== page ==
Perspective Drawing Made Easy
Perspective in drawing is a technique used for drawing architectural objects that move back in space. It is the skill of drawing solid objects so that they give the right impression of height, width and depth in relation to the surroundings.
Being able to draw using perspective is super helpful. We use it in simple still lifes with box-like or cylindrical forms. But it can feel highly technical. And for those of us who don’t lean toward the mechanical in drawing it may feel too hard to grasp.
In my experience as a teacher it takes a good six weeks to learn the two basic forms of perspective: One-Point and Two-Point. And once a person has a good grasp on the technique they often need to keep working with it in order to sink it into their consciousness in drawing.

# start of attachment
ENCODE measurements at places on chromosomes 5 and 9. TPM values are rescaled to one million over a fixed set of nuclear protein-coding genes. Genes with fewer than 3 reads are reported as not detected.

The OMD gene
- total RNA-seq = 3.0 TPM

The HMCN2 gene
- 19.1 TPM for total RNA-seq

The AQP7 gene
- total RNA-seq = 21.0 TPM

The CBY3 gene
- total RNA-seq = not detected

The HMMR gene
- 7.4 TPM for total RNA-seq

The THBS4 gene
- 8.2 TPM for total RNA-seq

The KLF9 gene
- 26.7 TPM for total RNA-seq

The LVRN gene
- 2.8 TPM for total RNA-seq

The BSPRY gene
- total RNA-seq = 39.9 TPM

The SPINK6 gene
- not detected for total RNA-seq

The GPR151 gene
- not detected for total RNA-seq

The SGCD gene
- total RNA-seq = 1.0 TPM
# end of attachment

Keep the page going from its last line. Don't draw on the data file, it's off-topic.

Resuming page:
What to do if you don’t want to bring a highly technical approach to your work, but you want your objects to appear real in your drawings?
I have a trick! In my upcoming class, Perspective Made Easy, we will be working with two easy ways of placing objects, and drawing correct angles so that something looks real. We will learn how to measure the angle of an edge that moves through space (some lines are vertical, some are horizontal, and some move through space). And we will chart some simple angles from lines above our eyes, and lines below.
My goal is to keep people moving through their drawings instead of getting frozen in something that feels too hard.
Flow is best!